Mr. Buttons

“You don’t have enough points,” the receptionist said, waiting a beat before adding, “sir.”  She glared at me then glanced past me to the door.  I could only guess that the beefy security guard standing sentry at the entrance was now striding silently towards me, readying to place one of his paws on my shoulder.

“How many goddamn points do I need?  That guy had less points than me!”  I pointed behind her desk to the closed door.  It had just sealed shut behind Kwade.  He had stepped into the darkness and looked back at me with a sneering sideways grin.    She watched me with pursed lips, clearly out of patience as I kept my arm up, trying to make my point.  Just then I felt a flash pain at the base of my neck and in an instant I was down, supporting myself like an injured football player on a hand and knee, staring at the black wingtips of the security guard.

“Alright, alright!  You don’t need to do that – I’ll leave.”  I stayed there on the cracked tile floor until his grip loosened and his other hand curled under my armpit, lifting me up.  Still struggling to get my feet underneath me,  I was propelled to the front door that slid open with a hiss as I crossed the sensor and onto the sidewalk.  Another hiss as the door closed.  A speaker over the door crackled at me in an authoritative female voice, “Good day, Mr. Buttons.”  I had exactly three seconds to step away from the door before it dumped a torrent of icy water on me.  I stepped away towards the gutter.  I turned around and looked up at the monster that held my fate and the fate of so many others.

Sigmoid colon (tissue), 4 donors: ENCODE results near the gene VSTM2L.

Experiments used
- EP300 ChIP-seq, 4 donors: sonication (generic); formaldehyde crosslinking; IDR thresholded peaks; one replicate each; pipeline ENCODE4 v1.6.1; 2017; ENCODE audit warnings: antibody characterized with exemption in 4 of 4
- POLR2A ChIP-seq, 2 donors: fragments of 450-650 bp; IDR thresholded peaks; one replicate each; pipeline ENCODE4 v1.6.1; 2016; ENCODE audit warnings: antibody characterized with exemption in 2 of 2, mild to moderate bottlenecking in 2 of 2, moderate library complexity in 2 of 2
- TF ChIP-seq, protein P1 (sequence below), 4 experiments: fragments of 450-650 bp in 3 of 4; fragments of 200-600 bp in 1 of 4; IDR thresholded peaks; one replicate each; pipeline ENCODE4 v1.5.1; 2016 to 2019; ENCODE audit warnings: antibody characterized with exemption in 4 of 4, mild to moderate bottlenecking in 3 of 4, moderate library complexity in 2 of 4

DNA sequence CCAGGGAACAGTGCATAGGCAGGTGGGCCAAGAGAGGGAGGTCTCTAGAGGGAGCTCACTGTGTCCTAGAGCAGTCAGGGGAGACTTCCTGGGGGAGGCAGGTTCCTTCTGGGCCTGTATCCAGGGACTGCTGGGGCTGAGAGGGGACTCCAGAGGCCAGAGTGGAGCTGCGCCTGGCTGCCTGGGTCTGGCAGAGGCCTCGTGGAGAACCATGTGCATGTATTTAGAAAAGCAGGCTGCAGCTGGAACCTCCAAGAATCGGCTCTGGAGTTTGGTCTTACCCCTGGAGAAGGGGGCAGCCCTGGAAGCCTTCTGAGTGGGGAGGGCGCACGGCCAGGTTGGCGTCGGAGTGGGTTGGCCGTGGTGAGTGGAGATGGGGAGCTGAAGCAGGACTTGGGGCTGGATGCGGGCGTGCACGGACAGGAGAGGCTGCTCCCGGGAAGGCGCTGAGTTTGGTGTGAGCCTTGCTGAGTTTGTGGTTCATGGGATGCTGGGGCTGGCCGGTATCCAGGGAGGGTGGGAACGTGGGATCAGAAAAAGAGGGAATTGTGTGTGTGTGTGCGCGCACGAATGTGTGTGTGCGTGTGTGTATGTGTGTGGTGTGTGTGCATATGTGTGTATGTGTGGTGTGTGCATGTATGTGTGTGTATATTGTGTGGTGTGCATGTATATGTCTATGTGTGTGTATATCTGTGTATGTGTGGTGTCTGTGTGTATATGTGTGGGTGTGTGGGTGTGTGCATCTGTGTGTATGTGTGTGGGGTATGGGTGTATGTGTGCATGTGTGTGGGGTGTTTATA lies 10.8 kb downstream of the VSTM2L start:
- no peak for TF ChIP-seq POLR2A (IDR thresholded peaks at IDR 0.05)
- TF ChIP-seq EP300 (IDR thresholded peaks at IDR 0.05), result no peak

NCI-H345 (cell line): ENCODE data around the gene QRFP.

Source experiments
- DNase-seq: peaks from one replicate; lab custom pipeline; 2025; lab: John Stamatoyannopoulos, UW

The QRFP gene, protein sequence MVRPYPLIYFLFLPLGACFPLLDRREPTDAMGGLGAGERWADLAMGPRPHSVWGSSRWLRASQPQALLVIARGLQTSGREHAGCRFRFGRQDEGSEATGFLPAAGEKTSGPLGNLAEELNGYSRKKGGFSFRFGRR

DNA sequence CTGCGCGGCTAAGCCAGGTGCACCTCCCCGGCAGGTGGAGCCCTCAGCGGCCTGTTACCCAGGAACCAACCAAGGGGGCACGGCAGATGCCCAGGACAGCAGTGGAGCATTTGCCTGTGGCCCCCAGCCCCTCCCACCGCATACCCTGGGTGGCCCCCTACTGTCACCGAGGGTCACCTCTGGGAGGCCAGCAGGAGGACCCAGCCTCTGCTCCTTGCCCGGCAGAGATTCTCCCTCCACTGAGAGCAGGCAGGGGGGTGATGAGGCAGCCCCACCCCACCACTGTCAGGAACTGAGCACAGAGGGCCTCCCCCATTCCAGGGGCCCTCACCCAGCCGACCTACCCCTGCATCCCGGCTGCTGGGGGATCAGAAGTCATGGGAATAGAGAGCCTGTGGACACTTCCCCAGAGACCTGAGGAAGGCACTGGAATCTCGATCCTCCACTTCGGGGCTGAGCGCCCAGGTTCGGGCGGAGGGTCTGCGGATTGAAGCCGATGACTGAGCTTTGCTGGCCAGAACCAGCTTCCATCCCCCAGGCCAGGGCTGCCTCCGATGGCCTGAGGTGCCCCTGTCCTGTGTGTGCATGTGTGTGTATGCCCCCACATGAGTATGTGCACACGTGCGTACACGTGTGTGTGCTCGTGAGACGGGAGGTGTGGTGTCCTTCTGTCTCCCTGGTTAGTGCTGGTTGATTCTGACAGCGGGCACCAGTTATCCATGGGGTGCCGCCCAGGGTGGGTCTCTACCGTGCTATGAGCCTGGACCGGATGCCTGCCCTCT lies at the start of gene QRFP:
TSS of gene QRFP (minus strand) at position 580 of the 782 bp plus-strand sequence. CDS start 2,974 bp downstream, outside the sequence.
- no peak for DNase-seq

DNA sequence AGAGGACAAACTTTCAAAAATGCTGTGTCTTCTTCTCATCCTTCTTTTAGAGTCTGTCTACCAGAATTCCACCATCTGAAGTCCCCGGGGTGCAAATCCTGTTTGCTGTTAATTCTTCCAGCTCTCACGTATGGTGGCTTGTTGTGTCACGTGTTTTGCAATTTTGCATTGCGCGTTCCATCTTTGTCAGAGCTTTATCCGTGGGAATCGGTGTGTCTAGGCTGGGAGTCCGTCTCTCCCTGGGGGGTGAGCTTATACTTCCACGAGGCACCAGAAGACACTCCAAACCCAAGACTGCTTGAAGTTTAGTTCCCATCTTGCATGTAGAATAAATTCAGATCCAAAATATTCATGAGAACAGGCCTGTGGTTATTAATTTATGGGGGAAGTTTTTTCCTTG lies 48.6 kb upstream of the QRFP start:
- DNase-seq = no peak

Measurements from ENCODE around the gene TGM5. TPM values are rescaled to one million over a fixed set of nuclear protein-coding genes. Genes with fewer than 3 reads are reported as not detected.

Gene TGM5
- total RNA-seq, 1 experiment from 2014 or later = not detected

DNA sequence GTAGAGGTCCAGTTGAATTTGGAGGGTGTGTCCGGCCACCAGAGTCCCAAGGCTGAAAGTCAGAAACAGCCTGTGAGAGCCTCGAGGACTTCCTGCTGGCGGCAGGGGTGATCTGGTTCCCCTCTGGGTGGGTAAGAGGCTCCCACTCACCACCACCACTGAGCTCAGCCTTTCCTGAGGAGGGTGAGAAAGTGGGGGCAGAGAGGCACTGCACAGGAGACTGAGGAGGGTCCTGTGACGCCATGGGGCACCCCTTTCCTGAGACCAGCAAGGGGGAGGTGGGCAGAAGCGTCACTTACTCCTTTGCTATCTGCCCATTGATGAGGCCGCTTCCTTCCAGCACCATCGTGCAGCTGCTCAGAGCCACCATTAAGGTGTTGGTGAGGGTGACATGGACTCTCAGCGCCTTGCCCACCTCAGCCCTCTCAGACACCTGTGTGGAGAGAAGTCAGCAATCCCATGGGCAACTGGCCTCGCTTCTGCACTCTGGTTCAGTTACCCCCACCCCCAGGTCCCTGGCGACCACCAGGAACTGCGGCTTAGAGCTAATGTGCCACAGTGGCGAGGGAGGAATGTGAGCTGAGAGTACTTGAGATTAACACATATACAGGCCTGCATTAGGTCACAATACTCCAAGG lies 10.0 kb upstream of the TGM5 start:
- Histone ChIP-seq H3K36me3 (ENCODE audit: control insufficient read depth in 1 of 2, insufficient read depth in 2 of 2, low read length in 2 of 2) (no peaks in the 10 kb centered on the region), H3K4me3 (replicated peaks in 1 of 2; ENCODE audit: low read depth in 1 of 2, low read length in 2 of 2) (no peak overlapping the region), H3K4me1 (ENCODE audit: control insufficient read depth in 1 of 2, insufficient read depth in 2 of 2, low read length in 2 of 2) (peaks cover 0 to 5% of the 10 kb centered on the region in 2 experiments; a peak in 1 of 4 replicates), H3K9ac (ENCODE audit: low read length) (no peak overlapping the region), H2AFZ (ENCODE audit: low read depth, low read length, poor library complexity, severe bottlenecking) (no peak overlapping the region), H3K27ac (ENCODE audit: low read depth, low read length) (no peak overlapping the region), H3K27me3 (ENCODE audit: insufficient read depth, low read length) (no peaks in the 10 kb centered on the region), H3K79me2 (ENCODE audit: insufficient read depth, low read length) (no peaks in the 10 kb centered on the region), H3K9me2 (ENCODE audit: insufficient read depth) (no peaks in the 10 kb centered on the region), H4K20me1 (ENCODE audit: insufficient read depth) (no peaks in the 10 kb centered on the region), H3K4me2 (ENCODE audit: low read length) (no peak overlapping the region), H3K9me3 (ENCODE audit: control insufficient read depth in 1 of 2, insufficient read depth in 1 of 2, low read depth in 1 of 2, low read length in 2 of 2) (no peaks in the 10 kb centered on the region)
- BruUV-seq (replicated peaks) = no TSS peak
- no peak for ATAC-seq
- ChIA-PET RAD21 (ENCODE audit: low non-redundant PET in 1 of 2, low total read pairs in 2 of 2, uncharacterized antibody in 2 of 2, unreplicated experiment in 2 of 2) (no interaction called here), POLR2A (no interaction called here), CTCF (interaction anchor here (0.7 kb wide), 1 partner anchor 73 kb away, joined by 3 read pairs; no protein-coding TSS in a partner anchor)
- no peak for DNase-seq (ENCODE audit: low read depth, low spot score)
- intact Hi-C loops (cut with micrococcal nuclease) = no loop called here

It was tall enough to break through the blanket of dark clouds, ancient stonework architecture covered in green moss, broken only by black windows that started thirty feet up.  Retrofitted with modern security doors and military grade glass after the revolution, it had once been a lifeless municipal building; presently it contained the secret to all of our lives.  It loomed over a dying city.

“Good day, Mr. Buttons,” the speaker repeated.  I was not foolhardy enough to stay any longer.  I quickly shuffled away, pulling a thin corduroy jacket tightly around me.  Cool air pushed its way through the building unceasingly, pulling along a cloak of cold, soaking mist.  I tucked my chin to my chest and wondered what to do next.

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